Being Father’s Day I was reminded of a parable that Jesus spoke about two sons and a father. A parable is a story that teaches a lesson. This story is sometimes called the “Prodigal Son” and teaches many different lessons.
It starts with the younger son who wants his inheritance now, his father is still alive but he wants what he’ll someday get. In a sense he’s telling his dad “I wish you were dead,” still, the dad actually gives him the money, which sends this immature young man into a tailspin of what the Bible calls “riotous living”. You get the point, he blows all he has on partying and when the money is gone, so are his friends. He ends up working at a pig farm longing to eat even pig slop but that’s when he came to his senses.
He thinks, “My father’s servants have it better, I’ll go home, I’ll repent before him and God and be his hired hand.” He moves into action – and that’s where we get to the father.
Luke 15:20-24,“He got up and went to his father. “While he was still a long way off, his father saw him and was filled with compassion…ran to his son, threw his arms around him and kissed him. The father said to his servants…bring the best robe and put it on him. Put a ring on his finger and sandals on his feet. Bring the fattened calf and kill it. Let’s celebrate. For this son of mine was dead and is alive again; he was lost and is found.”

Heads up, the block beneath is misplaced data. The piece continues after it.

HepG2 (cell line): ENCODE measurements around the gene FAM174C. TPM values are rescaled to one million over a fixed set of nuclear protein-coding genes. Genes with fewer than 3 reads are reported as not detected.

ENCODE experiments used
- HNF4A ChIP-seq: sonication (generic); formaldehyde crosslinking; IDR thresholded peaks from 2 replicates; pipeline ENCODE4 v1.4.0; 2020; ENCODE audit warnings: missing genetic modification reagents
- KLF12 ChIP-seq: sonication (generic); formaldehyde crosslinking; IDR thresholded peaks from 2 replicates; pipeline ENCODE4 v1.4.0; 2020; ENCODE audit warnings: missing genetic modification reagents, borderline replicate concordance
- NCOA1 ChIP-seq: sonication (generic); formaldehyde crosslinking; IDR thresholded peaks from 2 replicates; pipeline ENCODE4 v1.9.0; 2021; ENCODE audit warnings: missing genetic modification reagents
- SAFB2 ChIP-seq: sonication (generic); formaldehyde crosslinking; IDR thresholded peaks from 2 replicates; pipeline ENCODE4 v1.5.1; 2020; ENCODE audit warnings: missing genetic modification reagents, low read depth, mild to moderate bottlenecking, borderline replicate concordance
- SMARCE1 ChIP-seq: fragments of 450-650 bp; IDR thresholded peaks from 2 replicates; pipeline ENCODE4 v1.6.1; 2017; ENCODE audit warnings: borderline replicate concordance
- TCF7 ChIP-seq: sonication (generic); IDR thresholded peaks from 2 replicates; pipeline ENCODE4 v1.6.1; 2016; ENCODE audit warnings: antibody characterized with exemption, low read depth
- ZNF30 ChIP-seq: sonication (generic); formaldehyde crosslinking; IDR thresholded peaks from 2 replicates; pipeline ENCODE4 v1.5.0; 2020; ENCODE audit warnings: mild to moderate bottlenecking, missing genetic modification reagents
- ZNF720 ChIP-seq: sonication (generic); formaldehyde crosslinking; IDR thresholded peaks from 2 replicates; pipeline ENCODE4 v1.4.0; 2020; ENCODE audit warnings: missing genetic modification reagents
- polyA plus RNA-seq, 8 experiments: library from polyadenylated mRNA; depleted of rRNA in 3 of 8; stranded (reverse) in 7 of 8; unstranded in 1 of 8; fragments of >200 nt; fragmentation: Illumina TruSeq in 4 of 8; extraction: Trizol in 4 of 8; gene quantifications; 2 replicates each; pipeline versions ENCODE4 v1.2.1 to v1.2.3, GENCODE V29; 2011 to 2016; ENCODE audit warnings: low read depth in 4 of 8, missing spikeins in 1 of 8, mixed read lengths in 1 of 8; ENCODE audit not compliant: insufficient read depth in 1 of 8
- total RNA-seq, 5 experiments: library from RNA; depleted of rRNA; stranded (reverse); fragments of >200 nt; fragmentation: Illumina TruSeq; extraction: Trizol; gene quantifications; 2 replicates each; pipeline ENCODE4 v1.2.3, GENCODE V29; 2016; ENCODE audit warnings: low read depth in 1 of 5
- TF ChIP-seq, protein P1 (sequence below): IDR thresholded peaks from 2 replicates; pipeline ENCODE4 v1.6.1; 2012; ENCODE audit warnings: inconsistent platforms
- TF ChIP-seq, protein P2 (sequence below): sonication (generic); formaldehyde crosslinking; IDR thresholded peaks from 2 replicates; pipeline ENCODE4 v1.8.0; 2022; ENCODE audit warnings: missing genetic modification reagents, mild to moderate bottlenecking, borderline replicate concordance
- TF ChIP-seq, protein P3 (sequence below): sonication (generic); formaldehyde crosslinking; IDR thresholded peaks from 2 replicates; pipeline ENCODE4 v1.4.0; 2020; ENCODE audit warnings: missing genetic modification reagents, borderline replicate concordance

The dad loved his son, it no longer mattered that the son rebelled and spent every dime, now there’s restoration and healing. This would be a great story right there with clear lessons of “restoration over pride” but the story does not end there.
Remember this father had two sons, the elder had been working for the dad the entire time, and when he finds out there’s a party for his slothful brother, he’s jealous and mad. So the father goes to this son as well, he reminds him that his love for him has been just as consistent as it was for the prodigal.
Luke 15:31-32, “‘My son,’ the father said, ‘you are always with me, and everything I have is yours. But we had to celebrate… because this brother of yours was dead and is alive again; he was lost and is found.”
Two important lessons seen in the father.
Love your kids. Even when they’re doing dumb things. That doesn’t mean you support their behavior, but your love is steady and unwavering and without preference, treating all your children as equals.
Be quick to forgive. Ultimately this story is a picture of God and how he forgives our sins. How much did God do to bring justification and forgiveness? He sent his son, Jesus, to bear the penalty of sin.
This father’s day, make it about your kids, young and old alike, they are your inheritance and your legacy. Look to God’s example and show your children the love that God has shown you.
Pastor Rich Lammay of High Sierra Fellowship is a member of Carson Valley Ministers’ Association.